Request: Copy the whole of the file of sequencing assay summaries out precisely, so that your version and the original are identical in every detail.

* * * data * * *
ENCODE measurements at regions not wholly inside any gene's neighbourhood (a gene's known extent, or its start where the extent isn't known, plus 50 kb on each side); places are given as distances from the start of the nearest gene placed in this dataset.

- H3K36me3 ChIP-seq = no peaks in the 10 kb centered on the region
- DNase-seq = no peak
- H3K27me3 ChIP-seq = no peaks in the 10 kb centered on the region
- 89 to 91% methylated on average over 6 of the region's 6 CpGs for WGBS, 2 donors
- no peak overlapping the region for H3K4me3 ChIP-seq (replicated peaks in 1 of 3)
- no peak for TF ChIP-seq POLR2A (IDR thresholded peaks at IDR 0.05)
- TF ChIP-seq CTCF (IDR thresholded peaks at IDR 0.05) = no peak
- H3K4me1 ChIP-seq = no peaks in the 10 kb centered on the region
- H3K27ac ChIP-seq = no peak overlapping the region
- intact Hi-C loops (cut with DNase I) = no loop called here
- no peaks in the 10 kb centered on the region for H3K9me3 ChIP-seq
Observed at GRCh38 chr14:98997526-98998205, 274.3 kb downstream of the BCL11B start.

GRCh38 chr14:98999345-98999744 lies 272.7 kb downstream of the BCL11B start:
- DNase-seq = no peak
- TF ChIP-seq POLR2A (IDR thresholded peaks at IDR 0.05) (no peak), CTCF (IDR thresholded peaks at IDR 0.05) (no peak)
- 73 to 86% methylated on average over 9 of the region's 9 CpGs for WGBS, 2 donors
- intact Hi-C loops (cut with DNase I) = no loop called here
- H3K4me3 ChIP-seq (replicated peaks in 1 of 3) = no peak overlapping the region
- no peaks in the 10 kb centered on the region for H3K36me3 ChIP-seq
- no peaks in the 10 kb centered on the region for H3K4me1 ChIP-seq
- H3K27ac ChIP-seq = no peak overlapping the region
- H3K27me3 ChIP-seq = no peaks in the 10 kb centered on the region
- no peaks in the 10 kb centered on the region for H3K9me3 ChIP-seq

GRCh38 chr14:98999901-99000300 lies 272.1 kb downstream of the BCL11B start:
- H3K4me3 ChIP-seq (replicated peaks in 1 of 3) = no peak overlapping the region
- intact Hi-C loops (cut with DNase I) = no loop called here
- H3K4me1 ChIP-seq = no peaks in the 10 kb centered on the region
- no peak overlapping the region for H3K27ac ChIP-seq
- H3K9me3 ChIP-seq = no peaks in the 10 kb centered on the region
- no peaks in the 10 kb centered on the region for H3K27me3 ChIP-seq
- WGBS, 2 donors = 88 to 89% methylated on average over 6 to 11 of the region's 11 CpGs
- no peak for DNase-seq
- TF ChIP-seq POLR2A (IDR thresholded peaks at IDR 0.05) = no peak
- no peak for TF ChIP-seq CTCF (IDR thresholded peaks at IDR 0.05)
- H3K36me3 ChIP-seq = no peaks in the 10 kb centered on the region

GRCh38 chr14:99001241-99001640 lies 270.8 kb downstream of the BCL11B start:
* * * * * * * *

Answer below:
ENCODE measurements at regions not wholly inside any gene's neighbourhood (a gene's known extent, or its start where the extent isn't known, plus 50 kb on each side); places are given as distances from the start of the nearest gene placed in this dataset.

- H3K36me3 ChIP-seq = no peaks in the 10 kb centered on the region
- DNase-seq = no peak
- H3K27me3 ChIP-seq = no peaks in the 10 kb centered on the region
- 89 to 91% methylated on average over 6 of the region's 6 CpGs for WGBS, 2 donors
- no peak overlapping the region for H3K4me3 ChIP-seq (replicated peaks in 1 of 3)
- no peak for TF ChIP-seq POLR2A (IDR thresholded peaks at IDR 0.05)
- TF ChIP-seq CTCF (IDR thresholded peaks at IDR 0.05) = no peak
- H3K4me1 ChIP-seq = no peaks in the 10 kb centered on the region
- H3K27ac ChIP-seq = no peak overlapping the region
- intact Hi-C loops (cut with DNase I) = no loop called here
- no peaks in the 10 kb centered on the region for H3K9me3 ChIP-seq
Observed at GRCh38 chr14:98997526-98998205, 274.3 kb downstream of the BCL11B start.

GRCh38 chr14:98999345-98999744 lies 272.7 kb downstream of the BCL11B start:
- DNase-seq = no peak
- TF ChIP-seq POLR2A (IDR thresholded peaks at IDR 0.05) (no peak), CTCF (IDR thresholded peaks at IDR 0.05) (no peak)
- 73 to 86% methylated on average over 9 of the region's 9 CpGs for WGBS, 2 donors
- intact Hi-C loops (cut with DNase I) = no loop called here
- H3K4me3 ChIP-seq (replicated peaks in 1 of 3) = no peak overlapping the region
- no peaks in the 10 kb centered on the region for H3K36me3 ChIP-seq
- no peaks in the 10 kb centered on the region for H3K4me1 ChIP-seq
- H3K27ac ChIP-seq = no peak overlapping the region
- H3K27me3 ChIP-seq = no peaks in the 10 kb centered on the region
- no peaks in the 10 kb centered on the region for H3K9me3 ChIP-seq

GRCh38 chr14:98999901-99000300 lies 272.1 kb downstream of the BCL11B start:
- H3K4me3 ChIP-seq (replicated peaks in 1 of 3) = no peak overlapping the region
- intact Hi-C loops (cut with DNase I) = no loop called here
- H3K4me1 ChIP-seq = no peaks in the 10 kb centered on the region
- no peak overlapping the region for H3K27ac ChIP-seq
- H3K9me3 ChIP-seq = no peaks in the 10 kb centered on the region
- no peaks in the 10 kb centered on the region for H3K27me3 ChIP-seq
- WGBS, 2 donors = 88 to 89% methylated on average over 6 to 11 of the region's 11 CpGs
- no peak for DNase-seq
- TF ChIP-seq POLR2A (IDR thresholded peaks at IDR 0.05) = no peak
- no peak for TF ChIP-seq CTCF (IDR thresholded peaks at IDR 0.05)
- H3K36me3 ChIP-seq = no peaks in the 10 kb centered on the region

GRCh38 chr14:99001241-99001640 lies 270.8 kb downstream of the BCL11B start: